Word of the Week – Myriad and Million

Word of the Week – Myriad and Million

When we think about  numbers, we don’t often consider that once upon a time, they didn’t go very high. But in fact, in ancient days, there weren’t words for anything greater than “ten thousand.” In the Ancient Greek and Roman eras, this was the largest number known, and myriad was the world used for it.

It was in fact because this was the largest named number that myriad also came to mean “countless, innumerable, vast amount.”

So what about million? It literally means “great thousand” and didn’t come along in any language until the 13th century. Even once it had taken on a more precise meaning, it was used only by mathematicians up into the 16th century!

 

Mock Latin Words 5

Mock Latin Words 5

I hope you’ve enjoyed the Mock Latin series! This is my final installment, and only one is mock Latin. The other two are just “mock” in general, but they were fun, so I thought I’d include them. 😉

AsquatulateThis is another word meant to poke fun at the person who speaks it, this time Londoners making fun of Americans. The word first appeared in a play, meaning “to make off or run away,” meant to be the opposite of the Latin squat, “to settle.” The closest synonym is actual skedaddle, go figure, LOL.

Rudesby – This is a mock surname, actually, meant to be applied to people who are, well, rude. Since so many last names were created by addding -by to the end of a place name, this construction is natural but simply meant to be a clever insult. It originated in 1560!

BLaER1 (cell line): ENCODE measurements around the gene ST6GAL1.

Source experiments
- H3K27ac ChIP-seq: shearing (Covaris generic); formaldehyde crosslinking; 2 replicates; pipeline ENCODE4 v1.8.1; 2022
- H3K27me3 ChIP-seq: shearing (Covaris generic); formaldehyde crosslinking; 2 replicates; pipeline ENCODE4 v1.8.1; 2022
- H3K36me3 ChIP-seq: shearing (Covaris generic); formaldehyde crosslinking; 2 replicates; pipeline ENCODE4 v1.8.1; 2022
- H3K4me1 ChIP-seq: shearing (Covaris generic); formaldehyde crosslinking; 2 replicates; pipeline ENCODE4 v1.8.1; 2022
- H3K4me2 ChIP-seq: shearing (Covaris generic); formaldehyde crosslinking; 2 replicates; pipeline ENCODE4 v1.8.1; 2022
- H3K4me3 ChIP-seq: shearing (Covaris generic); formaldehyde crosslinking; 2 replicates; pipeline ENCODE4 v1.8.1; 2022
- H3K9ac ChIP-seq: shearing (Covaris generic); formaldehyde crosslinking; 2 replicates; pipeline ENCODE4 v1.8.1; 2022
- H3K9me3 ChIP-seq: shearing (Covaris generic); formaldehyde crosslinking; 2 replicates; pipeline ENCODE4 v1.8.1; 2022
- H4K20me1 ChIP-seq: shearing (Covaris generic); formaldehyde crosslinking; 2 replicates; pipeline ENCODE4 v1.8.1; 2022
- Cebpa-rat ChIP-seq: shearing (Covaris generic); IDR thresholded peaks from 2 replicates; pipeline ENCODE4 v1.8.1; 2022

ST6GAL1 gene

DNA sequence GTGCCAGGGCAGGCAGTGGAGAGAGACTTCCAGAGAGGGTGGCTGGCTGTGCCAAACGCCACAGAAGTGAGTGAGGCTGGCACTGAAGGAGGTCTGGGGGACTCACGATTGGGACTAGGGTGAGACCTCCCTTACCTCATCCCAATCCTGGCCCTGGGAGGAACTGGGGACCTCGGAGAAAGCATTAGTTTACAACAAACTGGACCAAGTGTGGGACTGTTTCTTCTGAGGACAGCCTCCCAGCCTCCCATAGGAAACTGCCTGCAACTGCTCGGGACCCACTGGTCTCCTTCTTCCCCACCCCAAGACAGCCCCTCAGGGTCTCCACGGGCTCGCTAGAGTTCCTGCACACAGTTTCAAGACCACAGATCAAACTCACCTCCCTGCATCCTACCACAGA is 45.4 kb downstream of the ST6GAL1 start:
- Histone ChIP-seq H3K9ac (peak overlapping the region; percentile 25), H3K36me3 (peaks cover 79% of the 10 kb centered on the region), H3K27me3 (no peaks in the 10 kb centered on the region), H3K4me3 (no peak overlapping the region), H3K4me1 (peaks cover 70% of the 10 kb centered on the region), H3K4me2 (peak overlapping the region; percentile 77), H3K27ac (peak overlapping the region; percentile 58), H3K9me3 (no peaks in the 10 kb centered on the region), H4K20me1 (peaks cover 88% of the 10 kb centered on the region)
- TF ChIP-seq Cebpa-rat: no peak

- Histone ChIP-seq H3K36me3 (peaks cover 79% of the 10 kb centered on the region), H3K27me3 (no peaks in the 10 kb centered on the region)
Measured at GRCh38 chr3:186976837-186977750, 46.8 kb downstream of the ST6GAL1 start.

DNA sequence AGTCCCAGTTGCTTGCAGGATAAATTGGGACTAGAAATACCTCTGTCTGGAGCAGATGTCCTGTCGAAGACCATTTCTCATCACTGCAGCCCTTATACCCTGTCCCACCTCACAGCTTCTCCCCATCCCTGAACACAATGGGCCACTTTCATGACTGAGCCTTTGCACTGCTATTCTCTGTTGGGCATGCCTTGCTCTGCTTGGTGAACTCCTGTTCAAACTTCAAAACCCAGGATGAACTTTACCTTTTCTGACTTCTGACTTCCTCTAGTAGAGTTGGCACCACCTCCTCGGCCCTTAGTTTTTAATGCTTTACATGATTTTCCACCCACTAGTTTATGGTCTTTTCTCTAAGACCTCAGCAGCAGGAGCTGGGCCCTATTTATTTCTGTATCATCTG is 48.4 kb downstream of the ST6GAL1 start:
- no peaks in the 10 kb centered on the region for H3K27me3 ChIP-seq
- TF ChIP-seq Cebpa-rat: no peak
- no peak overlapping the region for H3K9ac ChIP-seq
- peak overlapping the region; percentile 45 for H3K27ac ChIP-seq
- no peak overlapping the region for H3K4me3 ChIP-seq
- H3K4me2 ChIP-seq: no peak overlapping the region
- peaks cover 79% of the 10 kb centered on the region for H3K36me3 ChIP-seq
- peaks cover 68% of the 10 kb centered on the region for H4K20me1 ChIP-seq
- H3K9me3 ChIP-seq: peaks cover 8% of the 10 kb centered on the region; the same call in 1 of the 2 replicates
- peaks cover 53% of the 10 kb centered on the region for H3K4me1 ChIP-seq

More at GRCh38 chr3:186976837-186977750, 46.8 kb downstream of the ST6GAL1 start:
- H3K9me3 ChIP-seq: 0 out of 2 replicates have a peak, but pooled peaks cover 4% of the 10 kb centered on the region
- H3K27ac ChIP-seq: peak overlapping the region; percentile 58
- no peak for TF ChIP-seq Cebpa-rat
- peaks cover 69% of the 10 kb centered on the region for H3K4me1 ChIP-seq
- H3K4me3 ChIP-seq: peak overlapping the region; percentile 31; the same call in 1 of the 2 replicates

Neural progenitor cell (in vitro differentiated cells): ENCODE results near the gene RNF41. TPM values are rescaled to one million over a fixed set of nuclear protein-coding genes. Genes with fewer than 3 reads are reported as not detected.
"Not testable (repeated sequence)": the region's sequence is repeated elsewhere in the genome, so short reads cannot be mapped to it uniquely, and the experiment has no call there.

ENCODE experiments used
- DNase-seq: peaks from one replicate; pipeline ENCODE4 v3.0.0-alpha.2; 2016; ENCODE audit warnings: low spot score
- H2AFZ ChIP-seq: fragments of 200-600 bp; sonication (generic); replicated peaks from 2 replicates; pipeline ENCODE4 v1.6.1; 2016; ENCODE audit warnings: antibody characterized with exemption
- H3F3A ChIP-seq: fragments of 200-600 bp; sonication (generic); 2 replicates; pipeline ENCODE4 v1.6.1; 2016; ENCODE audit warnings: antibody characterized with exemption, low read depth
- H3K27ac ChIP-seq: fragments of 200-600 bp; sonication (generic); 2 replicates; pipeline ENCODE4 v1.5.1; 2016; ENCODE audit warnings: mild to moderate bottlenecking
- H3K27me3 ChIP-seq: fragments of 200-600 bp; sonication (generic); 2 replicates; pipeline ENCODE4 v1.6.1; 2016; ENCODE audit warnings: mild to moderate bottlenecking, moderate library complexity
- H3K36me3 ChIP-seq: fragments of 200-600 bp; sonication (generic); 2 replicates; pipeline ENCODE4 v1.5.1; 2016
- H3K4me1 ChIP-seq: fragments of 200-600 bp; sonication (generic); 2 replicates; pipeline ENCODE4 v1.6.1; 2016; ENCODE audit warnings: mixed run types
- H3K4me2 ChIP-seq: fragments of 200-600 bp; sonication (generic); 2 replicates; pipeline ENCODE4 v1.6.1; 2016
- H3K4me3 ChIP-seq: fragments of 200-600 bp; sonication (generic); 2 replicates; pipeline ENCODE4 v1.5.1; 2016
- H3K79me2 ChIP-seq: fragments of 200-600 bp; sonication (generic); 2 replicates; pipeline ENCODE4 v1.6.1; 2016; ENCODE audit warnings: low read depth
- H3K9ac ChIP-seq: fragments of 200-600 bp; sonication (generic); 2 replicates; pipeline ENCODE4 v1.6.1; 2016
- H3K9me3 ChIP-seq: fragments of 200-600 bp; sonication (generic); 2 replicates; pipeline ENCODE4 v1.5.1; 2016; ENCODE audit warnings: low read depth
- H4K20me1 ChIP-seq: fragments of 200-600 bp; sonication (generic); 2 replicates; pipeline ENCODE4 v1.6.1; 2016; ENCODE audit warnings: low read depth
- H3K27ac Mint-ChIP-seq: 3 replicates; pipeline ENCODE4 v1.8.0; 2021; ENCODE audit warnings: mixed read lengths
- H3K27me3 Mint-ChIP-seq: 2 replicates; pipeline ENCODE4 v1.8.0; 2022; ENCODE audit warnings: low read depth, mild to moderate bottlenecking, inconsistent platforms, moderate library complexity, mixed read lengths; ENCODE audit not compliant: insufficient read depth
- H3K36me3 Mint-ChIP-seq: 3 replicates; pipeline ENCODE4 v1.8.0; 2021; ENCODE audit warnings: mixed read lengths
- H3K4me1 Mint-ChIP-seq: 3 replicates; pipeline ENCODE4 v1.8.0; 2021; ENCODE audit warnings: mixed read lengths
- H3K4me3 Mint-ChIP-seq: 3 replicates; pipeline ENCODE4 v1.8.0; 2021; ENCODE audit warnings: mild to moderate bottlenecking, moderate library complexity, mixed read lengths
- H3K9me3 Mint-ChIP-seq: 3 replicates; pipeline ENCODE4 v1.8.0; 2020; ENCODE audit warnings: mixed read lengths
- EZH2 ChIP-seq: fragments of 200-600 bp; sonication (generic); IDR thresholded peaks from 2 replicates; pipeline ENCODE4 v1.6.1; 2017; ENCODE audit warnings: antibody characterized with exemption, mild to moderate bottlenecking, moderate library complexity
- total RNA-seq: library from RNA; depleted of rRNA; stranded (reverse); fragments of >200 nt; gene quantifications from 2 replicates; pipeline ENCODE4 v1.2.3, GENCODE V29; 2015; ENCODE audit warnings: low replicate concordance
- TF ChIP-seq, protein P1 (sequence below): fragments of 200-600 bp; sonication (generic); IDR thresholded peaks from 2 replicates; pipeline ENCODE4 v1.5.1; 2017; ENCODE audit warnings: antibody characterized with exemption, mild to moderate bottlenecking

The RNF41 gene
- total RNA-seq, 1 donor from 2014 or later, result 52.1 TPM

PanjandrumI find this one totally hilarious. Not only is it a fabricated word from the 1880s, it’s an insult (meant to be “a pompous person of power and pretension”), and also a test. Samuel Foote actually made up this word as one of many nonsense words in a long passage he gave to actor Charles Macklin to memorize when the actor said he could repeat absolutely anything verbatum after hearing it once. (I wonder if Macklin succeeded!?)

 

And there we have my mock–and mocking–word list. Hope it’s been fun!

Mock Latin Words 4

Mock Latin Words 4

Nearly through our Mock Latin series! I just have one more week of them after this one. 😉

Today we begin with a word I have used all the time, never realizing it was one of these “fake” constructions!

DiscombobulateSo obviously this is a fun word, which is why I use it all the time. But I didn’t realize it was made up to sound Latin! This word dates from 1834 and means “to upset or embarrass. The original form was actual discombobricate, which I didn’t know.

Confusticatethis one is not only mock-Latin, it’s also meant to mock the people saying it, which could open a whole other can of worms. Meant to imitate confound or confuse, this word first appeared in 1852 in a passage of a book as “Negro dialect.” I do find it interesting that this one was meant to make fun by implying that the speaker thought it was a real, intelligent word, while it’s in the pattern of so many other mock-Latin words that were funny because everyone knew they were fanciful and fabricated. Just goes to show how intent matters…